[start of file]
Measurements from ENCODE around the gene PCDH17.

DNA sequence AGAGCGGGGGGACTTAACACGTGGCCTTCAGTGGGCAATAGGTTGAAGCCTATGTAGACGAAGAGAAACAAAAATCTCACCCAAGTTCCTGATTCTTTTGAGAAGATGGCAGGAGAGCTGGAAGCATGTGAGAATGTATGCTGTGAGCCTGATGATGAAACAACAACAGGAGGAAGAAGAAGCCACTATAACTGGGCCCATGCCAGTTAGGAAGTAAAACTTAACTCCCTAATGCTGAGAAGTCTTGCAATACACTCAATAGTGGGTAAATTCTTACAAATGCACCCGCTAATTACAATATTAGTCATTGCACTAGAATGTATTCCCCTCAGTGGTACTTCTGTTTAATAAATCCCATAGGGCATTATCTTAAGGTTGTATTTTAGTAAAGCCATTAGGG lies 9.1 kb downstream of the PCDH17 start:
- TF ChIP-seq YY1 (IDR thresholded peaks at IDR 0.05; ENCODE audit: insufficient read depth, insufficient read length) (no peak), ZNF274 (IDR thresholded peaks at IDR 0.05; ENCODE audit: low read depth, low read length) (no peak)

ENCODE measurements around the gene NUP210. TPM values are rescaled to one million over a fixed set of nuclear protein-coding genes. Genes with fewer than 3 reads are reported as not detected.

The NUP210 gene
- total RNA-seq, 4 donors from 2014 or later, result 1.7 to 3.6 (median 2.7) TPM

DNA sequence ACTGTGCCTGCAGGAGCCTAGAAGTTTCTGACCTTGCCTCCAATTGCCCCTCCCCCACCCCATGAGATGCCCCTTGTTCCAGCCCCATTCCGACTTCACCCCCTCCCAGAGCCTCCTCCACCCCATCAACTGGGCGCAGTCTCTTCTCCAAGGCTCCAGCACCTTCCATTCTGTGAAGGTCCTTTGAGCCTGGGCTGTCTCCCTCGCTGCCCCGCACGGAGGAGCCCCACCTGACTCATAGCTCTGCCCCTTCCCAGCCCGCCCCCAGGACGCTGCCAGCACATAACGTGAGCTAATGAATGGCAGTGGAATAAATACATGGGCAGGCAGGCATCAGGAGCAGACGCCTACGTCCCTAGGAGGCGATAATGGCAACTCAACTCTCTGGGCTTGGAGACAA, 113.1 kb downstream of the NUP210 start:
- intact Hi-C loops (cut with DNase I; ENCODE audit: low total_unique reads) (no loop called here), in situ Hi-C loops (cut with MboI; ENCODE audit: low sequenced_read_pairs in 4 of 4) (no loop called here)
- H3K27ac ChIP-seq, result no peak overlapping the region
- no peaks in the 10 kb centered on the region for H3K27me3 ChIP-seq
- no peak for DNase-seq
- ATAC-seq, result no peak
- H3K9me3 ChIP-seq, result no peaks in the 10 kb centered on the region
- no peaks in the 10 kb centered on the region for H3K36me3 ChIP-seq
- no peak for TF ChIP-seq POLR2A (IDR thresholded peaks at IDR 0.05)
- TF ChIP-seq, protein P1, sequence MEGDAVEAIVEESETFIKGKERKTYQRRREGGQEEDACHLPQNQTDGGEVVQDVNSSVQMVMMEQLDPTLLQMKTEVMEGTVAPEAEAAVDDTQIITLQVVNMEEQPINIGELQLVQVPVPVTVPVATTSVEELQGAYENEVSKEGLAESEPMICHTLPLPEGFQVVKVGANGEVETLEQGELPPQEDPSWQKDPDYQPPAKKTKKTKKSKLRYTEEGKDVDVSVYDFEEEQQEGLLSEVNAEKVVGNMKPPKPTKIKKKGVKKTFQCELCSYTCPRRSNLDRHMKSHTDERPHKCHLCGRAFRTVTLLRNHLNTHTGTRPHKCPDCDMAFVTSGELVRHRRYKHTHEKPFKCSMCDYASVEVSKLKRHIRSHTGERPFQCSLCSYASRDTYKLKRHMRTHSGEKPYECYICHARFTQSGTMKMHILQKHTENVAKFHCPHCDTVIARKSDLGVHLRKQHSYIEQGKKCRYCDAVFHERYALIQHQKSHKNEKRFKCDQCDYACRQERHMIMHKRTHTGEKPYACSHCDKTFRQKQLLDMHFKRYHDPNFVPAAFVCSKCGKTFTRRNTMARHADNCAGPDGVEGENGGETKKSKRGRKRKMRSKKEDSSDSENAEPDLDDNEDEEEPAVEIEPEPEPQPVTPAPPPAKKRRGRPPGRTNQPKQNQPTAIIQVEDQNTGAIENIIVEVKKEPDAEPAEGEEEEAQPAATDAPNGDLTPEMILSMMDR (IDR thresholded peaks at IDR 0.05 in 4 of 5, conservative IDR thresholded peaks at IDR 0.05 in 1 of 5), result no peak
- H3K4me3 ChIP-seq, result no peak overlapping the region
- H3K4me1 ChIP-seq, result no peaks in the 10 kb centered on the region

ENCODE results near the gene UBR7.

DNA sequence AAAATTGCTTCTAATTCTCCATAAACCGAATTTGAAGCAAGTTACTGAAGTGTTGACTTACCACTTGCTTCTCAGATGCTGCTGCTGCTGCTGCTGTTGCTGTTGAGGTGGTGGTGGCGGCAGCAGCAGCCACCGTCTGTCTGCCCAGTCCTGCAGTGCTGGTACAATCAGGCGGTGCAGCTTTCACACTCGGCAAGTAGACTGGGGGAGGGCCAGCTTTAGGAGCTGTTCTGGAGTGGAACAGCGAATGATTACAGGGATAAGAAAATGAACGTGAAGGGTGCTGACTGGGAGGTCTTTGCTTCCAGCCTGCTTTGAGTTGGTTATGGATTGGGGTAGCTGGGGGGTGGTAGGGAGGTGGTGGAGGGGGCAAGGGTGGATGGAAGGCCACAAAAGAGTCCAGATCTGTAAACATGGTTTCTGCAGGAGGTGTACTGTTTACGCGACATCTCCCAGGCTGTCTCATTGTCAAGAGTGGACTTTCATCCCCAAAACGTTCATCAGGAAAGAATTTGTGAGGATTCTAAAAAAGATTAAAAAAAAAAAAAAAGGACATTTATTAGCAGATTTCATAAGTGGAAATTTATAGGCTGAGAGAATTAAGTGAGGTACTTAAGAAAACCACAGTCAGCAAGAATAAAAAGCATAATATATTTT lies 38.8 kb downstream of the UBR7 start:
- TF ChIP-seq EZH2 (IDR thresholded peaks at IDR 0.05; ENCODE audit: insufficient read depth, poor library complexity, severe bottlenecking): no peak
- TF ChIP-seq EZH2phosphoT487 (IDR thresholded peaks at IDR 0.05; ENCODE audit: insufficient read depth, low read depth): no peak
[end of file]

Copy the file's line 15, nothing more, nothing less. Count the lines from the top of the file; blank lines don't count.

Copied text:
- no peak for TF ChIP-seq POLR2A (IDR thresholded peaks at IDR 0.05)